Leaving the quiet area of the beguinage behind us, we headed to the vibrant Oude Markt (Old Market square), where locals – especially students – hang around in the surrounding bars and restaurants until late in the night. If we had more time, we would have stayed in Leuven much longer, since we didn’t even get to visit the Arensberg Castle nor the City Museum. Therefore, returning to Leuven is now on our bucket list!
Bergamo is around 50 km away from Milan in Northern Italy. Since we’re both not fans of shopping, we never wanted to go to Milan. But the cheapest flight that I found for a weekend getaway from Luxembourg was to Milan. For 13€ per person, I didn’t hesitate long before booking our flights.
When I started looking for a hotel, it occurred to me that there are three airports around Milan, and that our flight would land in Bergamo Airport. I started to google Bergamo, and all the images I saw really convinced me to visit this lesser-known town in the Lombardy region.
The city of Bergamo has two cores: the historic center encircled by a Venetian wall in the Città Alta (or Upper Town), and the modern 19th century city in the Città Bassa (or Lower Town).
Because of the rainy weather that we encountered during the three days in Bergamo, we only stayed in the Città Alta (Upper City), where we took our time to explore the historical center in depth. The Duomo, the Romanesque Basilica di Santa Maria Maggiore and the 18th century Cappella Colleoni with Tiepolo’s frescoes were simply breathtaking, both from the outside and the inside. Every corner, every ridge and every angle of the historical monuments were replete with elaborate details. One could stay inside each church for hours marvelling at the spectacular paintings proliferating on the ceilings and walls, which we ended up doing too.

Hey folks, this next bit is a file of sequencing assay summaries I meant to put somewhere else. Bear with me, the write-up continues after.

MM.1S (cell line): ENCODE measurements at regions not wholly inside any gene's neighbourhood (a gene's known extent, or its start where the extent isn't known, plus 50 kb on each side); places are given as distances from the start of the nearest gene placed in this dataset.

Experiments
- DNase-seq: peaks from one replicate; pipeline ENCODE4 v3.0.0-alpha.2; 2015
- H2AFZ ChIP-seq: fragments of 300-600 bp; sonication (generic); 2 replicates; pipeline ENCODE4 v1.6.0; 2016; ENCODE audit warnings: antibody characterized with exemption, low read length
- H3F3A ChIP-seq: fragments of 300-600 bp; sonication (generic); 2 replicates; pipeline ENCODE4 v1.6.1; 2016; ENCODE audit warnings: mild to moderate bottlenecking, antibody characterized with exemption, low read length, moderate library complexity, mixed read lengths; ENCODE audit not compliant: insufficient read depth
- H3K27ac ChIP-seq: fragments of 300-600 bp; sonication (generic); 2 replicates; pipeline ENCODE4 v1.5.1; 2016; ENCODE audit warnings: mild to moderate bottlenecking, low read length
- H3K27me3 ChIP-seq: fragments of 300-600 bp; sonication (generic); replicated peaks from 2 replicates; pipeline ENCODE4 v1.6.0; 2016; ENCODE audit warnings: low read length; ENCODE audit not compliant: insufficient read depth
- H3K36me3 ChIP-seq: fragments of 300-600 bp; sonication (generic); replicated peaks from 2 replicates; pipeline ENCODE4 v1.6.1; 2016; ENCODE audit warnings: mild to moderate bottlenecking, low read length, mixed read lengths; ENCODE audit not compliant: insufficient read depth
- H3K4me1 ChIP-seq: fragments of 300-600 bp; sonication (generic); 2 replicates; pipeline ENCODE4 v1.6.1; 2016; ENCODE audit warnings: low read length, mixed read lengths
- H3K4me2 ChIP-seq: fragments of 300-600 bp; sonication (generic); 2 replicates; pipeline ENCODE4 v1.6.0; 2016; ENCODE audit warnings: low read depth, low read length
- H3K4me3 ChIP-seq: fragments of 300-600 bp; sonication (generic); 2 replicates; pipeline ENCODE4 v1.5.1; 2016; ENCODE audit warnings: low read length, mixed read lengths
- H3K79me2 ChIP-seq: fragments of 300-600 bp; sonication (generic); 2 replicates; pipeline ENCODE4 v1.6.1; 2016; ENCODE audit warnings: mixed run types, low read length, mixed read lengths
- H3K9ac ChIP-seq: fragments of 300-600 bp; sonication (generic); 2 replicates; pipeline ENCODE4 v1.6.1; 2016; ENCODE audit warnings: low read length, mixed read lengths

The best time in Bergamo turned out to be in the evening. Since most of the tourists visit Bergamo on a day trip from Milan, it was very quiet when they were all gone after 6pm. Strolling through the cobblestone streets after eating a homemade Casoncelli alla bergamasca or a polenta e brasato for dinner was our favourite thing to do in this little Italian town.
Climbing up the narrow stairs to the Campanone Tower was also a singular experience in Bergamo. Firstly, the panoramic views were simply breathtaking, despite the rain. But also because you get to watch (and listen to) the bells chiming. Our eardrums didn’t really like it, and the first time we almost had a heart attack out of sheer surprise, but eventually got used to the sound and volume.